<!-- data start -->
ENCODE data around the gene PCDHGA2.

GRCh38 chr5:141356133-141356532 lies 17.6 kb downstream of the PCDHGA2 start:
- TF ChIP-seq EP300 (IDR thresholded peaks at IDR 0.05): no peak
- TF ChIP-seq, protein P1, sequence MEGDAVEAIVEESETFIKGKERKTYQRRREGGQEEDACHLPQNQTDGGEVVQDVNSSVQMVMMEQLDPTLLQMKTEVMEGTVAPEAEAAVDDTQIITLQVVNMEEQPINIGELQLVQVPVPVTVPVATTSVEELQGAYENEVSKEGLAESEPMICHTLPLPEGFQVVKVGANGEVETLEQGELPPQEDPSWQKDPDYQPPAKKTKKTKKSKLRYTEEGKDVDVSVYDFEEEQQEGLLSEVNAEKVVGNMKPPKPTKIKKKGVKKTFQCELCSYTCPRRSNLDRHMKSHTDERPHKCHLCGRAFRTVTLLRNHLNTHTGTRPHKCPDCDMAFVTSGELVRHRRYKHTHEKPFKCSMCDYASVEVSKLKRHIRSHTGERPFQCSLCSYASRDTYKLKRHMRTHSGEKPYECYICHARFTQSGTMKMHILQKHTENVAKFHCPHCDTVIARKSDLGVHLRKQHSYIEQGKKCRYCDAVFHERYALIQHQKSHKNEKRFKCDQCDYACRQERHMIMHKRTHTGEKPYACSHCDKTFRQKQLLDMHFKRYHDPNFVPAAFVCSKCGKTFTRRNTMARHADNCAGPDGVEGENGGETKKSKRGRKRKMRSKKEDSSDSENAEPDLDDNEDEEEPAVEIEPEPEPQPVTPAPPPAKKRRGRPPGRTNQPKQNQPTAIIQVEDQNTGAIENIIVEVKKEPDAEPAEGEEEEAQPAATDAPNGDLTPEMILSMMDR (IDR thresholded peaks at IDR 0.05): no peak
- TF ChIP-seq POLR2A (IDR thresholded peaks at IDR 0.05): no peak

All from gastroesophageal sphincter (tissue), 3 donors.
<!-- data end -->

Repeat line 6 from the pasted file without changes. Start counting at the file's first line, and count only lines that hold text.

All from gastroesophageal sphincter (tissue), 3 donors.